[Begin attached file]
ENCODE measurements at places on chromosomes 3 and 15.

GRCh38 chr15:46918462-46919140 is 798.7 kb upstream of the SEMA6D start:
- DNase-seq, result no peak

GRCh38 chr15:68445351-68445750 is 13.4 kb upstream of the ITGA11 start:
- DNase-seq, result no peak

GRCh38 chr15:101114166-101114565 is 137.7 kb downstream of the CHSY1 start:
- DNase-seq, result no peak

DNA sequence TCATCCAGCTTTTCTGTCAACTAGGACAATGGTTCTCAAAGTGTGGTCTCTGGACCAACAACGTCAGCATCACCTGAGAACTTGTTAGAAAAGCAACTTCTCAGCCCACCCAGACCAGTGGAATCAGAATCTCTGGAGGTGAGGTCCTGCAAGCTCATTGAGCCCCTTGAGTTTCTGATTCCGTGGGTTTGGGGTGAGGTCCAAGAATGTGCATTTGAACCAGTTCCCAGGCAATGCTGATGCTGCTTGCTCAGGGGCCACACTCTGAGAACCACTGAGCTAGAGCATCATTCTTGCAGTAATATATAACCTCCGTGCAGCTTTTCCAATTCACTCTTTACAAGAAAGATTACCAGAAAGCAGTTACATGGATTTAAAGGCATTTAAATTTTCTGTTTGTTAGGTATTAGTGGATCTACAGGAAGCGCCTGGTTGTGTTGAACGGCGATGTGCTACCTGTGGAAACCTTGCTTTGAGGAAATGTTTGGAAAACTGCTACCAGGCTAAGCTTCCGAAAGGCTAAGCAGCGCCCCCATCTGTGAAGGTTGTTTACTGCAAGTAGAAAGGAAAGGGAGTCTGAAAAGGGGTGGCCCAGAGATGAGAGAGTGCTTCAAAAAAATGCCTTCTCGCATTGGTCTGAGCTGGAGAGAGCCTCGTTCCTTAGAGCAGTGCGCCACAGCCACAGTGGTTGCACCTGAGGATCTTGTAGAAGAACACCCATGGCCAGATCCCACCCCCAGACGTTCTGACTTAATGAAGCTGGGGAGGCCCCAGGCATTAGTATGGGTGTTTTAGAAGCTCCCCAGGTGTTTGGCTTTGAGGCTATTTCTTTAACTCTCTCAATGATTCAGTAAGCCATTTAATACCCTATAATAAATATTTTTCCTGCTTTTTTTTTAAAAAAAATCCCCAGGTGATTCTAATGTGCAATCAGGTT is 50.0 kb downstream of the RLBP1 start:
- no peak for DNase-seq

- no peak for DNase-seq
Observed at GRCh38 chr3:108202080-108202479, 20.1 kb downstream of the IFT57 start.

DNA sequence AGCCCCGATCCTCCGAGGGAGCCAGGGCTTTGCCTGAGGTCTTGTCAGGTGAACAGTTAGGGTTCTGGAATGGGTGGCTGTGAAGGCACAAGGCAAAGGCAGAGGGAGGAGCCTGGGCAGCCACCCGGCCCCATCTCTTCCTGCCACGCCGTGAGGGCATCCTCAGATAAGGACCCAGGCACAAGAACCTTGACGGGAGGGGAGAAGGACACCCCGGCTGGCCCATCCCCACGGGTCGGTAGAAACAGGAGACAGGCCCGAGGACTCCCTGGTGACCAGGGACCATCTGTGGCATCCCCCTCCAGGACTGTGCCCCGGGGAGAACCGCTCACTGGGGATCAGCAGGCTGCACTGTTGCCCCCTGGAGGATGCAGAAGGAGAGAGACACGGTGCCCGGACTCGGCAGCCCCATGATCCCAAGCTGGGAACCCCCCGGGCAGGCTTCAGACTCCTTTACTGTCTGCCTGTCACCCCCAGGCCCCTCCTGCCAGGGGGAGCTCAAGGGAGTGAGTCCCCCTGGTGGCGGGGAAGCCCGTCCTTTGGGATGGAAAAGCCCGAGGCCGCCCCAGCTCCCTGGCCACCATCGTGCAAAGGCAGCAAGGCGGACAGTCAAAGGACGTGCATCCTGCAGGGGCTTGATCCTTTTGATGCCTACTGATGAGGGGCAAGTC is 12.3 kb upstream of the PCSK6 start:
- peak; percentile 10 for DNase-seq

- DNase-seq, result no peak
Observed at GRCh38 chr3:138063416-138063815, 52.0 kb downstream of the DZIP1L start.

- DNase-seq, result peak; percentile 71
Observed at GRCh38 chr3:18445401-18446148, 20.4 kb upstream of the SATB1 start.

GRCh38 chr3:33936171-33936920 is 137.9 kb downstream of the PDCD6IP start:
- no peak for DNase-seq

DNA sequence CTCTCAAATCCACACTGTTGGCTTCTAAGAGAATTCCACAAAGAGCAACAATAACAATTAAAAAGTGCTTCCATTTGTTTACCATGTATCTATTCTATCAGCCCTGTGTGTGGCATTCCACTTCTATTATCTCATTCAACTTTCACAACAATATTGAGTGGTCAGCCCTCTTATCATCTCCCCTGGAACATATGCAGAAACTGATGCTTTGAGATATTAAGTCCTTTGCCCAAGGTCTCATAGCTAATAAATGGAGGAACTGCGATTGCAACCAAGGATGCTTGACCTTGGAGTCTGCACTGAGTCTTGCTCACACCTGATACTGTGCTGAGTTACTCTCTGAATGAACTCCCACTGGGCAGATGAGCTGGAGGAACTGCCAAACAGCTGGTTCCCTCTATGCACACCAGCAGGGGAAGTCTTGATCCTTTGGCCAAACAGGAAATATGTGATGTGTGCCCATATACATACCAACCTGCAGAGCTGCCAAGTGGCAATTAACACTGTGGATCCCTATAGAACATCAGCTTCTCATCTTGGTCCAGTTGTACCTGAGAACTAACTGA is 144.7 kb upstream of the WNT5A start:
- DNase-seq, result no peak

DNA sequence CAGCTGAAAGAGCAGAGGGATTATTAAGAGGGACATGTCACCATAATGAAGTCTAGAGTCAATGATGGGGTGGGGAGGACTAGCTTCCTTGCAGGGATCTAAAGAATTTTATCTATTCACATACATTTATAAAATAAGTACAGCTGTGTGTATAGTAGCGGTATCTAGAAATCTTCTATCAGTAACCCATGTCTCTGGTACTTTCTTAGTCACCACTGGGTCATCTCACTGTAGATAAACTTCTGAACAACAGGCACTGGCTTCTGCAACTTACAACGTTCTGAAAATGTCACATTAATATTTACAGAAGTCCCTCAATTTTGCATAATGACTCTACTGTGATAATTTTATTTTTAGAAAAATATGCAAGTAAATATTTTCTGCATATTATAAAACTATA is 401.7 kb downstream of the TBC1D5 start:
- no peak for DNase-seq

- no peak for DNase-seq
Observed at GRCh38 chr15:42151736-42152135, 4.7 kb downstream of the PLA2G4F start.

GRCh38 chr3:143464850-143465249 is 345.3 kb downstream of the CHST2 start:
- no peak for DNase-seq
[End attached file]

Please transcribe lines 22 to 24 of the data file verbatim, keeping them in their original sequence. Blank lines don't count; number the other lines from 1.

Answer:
DNA sequence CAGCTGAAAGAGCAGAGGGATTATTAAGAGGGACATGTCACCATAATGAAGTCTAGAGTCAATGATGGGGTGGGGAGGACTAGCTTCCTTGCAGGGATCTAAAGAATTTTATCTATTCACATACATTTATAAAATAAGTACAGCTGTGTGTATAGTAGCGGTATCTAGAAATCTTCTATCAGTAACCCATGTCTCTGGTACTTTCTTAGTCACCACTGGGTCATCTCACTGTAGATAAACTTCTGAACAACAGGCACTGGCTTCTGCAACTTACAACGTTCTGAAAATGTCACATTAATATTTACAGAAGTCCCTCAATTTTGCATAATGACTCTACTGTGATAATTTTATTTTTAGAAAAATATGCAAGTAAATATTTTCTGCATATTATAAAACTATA is 401.7 kb downstream of the TBC1D5 start:
- no peak for DNase-seq

- no peak for DNase-seq